“The defendant through its Legal Manager opposed the application. It is contended that the defence raises triable issues. That the parties had entered an agreement for global payment of fees and that the plaintiff was paid for the alleged services. Parties filed submissions and bundles of authorities which I have read. In the decided case TRANSEND MEDIA GROUP LTD –V- INDEPENDENT ELECTORAL & BOUNDARIES COMMISSION (IEBC)eKLR – it was held that the powers of striking out a pleading or suit should only be exercised after the court has considered all facts and not the merits of the case. DEV SURINDER KUMAR DJI –V- AGILITY LOGISTICS LTD eKLR “For a pleading to be dismissed pursuant to Order 2 Rule 15(1) it should be made clear and obvious that issues raised by the plaintiff can neither be substantiated nor disclose any reasonable or justifiable action against the defendant”(in this case vice-versa).
I have considered the defence herein. The nature of documents attached to this application and response thereto is a clear sign that the issues raised by both parties need to be investigated further in a full suit. The defendant raises triable issues. It has no merit. It is dismnissed with costs to the defendant.”
7. Aggrieved by this ruling the appellant has raised the following grounds of appeal;
1. THAT the Learned Trial Magistrate ered in law and in principle in failing to strike out the statement of defence dated 19/1/2017 and enter judgment in favour of the appellant in the sum of Kshs. 107,466/= plus interest thereon at the rate of 14% per annum from 11/8/2016 until payment in full.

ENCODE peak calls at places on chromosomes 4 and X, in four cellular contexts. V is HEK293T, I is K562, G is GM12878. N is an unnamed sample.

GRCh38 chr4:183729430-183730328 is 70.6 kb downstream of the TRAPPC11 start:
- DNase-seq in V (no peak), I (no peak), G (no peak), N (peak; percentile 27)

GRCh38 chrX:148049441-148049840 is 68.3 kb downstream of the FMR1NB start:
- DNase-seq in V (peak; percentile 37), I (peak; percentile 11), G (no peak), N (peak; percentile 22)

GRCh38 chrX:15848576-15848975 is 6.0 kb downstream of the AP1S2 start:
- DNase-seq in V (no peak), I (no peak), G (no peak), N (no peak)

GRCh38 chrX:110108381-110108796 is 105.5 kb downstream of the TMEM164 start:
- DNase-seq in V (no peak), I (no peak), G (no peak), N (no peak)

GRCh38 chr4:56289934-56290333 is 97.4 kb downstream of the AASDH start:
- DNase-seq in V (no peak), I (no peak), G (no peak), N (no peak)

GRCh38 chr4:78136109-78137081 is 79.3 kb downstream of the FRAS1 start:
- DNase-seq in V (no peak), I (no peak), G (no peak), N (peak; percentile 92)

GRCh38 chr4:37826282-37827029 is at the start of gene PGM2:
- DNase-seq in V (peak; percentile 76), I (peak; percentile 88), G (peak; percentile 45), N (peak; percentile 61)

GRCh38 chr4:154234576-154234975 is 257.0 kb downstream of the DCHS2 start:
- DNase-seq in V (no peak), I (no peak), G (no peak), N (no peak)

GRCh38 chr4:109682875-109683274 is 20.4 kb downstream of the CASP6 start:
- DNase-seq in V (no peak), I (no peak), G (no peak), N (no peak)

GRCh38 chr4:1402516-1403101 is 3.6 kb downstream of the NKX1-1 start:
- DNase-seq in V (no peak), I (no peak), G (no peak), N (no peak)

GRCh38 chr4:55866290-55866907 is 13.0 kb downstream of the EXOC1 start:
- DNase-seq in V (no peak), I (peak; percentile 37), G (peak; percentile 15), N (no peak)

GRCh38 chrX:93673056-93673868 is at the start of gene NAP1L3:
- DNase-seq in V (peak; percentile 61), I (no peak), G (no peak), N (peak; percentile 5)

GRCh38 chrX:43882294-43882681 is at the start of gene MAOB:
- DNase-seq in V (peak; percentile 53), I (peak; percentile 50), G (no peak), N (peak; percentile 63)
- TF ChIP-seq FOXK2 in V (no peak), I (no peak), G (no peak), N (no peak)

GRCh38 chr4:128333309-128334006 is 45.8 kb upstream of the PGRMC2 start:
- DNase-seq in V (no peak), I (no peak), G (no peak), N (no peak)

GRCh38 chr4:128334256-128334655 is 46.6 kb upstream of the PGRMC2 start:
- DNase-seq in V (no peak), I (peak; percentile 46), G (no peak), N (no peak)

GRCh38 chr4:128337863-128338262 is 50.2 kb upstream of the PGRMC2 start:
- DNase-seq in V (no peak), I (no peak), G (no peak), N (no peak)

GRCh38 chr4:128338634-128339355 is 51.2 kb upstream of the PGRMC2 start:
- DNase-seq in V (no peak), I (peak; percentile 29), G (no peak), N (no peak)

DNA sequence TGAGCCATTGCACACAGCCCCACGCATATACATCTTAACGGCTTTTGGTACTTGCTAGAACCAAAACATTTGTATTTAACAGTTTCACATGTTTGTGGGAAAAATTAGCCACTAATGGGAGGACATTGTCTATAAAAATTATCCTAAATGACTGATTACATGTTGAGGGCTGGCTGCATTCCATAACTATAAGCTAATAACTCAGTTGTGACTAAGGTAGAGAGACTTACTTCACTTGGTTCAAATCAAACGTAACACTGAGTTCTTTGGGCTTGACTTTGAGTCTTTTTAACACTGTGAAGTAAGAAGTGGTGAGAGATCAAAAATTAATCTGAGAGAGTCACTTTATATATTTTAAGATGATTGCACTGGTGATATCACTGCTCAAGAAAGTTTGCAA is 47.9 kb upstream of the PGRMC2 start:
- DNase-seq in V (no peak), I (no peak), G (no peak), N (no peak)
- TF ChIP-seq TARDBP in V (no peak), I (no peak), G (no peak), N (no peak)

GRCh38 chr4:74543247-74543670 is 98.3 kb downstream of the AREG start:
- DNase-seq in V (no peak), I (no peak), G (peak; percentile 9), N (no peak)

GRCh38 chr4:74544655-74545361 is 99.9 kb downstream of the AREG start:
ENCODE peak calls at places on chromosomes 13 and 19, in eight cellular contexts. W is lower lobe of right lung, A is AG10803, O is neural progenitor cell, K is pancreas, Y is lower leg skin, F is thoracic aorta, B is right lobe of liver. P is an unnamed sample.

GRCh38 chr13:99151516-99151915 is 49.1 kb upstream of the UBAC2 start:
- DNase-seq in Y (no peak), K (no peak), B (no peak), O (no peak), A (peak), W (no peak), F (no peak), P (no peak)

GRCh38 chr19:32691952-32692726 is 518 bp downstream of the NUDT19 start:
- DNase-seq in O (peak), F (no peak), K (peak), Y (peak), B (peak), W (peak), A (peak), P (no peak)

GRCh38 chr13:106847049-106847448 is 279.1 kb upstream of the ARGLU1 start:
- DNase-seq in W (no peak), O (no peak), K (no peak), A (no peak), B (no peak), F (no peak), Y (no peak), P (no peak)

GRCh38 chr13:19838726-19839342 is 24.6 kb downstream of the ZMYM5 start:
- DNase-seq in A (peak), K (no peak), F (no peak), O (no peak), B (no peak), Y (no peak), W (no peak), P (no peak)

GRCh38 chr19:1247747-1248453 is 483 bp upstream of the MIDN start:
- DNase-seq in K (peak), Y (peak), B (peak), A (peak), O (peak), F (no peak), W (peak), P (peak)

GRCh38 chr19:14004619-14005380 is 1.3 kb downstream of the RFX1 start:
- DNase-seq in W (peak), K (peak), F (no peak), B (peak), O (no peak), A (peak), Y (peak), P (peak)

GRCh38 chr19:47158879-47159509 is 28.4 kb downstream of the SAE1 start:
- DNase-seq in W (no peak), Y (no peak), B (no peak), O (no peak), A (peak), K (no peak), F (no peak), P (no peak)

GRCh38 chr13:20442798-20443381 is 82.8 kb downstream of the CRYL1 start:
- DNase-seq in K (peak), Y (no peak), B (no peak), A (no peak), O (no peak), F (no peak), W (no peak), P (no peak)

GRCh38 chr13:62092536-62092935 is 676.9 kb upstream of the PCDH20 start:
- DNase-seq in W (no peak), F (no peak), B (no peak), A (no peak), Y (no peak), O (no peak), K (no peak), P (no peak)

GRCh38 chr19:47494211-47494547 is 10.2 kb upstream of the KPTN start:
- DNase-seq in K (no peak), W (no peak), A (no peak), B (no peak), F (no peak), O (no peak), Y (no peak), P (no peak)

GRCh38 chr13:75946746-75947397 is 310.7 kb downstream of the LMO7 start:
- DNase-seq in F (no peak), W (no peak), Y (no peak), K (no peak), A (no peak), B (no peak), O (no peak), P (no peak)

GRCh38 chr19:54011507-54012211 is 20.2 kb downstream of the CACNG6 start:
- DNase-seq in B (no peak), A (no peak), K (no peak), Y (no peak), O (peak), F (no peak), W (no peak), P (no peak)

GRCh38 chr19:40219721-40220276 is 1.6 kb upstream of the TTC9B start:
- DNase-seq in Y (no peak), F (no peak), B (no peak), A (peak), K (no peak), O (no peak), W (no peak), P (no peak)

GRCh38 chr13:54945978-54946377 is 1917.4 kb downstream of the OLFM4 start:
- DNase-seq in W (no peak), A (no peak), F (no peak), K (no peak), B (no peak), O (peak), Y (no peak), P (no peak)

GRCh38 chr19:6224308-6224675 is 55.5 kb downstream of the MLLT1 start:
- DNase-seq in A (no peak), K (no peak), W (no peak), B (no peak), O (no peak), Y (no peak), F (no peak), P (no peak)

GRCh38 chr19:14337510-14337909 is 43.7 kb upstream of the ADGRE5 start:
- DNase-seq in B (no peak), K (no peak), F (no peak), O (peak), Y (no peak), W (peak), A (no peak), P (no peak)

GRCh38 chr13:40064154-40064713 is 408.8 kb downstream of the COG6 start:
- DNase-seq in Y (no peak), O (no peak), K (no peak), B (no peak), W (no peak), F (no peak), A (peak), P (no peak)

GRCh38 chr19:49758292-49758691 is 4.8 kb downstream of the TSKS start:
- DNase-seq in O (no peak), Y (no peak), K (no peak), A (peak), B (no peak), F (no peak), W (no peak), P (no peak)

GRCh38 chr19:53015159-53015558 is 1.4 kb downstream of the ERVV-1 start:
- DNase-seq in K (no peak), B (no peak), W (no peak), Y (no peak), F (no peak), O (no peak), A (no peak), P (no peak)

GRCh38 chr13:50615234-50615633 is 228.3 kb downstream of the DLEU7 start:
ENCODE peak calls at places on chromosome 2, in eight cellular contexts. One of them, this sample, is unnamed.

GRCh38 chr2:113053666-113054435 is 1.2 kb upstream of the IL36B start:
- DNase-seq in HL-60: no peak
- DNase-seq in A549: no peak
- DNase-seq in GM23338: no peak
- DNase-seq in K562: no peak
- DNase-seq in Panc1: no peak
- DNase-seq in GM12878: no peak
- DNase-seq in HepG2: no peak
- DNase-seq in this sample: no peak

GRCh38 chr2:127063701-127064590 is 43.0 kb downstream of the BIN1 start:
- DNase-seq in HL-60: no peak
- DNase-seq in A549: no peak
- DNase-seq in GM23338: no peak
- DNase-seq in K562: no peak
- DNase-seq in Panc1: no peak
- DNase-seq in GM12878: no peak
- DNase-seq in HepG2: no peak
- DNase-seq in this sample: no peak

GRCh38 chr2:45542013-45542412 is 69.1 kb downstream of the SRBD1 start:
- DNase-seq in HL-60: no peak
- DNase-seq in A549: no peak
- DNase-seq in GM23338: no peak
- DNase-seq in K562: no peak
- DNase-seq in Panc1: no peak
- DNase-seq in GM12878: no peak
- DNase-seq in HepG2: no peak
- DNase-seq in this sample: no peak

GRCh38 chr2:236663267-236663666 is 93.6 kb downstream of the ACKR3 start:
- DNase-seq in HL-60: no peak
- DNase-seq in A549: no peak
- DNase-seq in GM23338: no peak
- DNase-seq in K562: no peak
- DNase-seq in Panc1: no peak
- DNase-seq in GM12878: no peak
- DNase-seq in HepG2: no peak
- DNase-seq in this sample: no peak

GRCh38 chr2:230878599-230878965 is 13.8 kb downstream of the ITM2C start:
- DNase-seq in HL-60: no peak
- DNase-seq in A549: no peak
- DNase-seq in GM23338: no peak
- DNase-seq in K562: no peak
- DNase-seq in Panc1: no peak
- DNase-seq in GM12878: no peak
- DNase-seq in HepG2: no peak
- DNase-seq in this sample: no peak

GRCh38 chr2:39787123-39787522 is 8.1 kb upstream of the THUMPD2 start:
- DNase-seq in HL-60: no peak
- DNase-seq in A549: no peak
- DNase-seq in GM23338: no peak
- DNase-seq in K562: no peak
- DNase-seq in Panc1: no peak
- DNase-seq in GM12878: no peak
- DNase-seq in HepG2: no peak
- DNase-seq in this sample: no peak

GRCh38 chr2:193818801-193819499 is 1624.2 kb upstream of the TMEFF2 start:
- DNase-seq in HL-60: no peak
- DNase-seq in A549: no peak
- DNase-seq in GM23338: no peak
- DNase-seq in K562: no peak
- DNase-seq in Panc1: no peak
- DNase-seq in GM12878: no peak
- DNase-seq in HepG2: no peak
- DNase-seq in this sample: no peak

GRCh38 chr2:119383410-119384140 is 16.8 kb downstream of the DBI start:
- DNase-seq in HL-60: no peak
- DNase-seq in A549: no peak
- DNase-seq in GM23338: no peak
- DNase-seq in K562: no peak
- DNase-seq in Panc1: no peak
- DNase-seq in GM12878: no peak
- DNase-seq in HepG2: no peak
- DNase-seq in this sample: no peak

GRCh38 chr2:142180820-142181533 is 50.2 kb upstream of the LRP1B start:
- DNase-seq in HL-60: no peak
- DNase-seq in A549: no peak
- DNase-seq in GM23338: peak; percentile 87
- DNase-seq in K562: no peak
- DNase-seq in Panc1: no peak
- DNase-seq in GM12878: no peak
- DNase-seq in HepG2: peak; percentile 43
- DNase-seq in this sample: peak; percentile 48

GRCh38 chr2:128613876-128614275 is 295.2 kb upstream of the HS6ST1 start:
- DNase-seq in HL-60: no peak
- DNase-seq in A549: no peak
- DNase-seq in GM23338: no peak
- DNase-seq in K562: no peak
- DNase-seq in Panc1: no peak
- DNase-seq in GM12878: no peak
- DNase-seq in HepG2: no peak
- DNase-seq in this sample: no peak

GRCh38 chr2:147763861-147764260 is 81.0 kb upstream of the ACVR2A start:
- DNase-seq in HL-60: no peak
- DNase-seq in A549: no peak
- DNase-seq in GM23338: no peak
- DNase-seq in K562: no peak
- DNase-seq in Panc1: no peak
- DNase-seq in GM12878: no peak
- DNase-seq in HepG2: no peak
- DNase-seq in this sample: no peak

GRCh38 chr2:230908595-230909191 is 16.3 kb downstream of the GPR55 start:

2. THAT the Learned Trial Magistrate erred in law and in fact in failing to award costs of the application and the suit to the appellant.
3. THAT the Learned Trial Magistrate erred in fact and in law in finding that the respondent’s allegation of the existence of a global fees agreement of payment of the taxed Advocate/Client costs was a triable issue, whereas no documentary proof of the same was adduced before the trial court.
4. THAT the Learned Trial Magistrate erred in law and in principle in holding that there was a defence before court which raised triable issues, whereas all the issues raised in the defence were issues in previous litigation where they were held to be res judicata, namely:-
1) MILIMANI HC MISCELLANEOUS APPLICATION NO. 322 OF 2016
MWANGI KENG’ARA & CO. ADVOCATES VERSUS INVESCO ASSURANCE COMPANY LIMITED.
2) HIGH COURT CIVIL SUIT NO. 504 OF 2013 (Originating Summons)
INVESCO ASSURANCE COMPANY LIMITED VERSUS MERCY NDUTA MWANGI T/A MWANGI KENG’ARA & CO. ADVOCATES.
3) MILIMANI HC MISCELLANEOUS APPLICATION NO. 245 OF 2015
MWANGI KENG’ARA & CO. ADVOCATES VERSUS INVESCO ASSURANCE COMPANY LIMITED.
5. THAT the Learned Trial Magistrate erred in law and in principle in failing to find that a certificate of taxation having been issued in MILIMANI HC MISCELLANEOUS APPLICATION NO. 322 OF 2016 MWANGI KENG’ARA & CO. ADVOCATES VERSUS INVESCO ASSURANCE COMPANY LIMITED, there was no triable issue requiring a full trial, and thereby occasioned a great injustice to the appellant by dismissing the Notice of Motion dated 31/7/2017.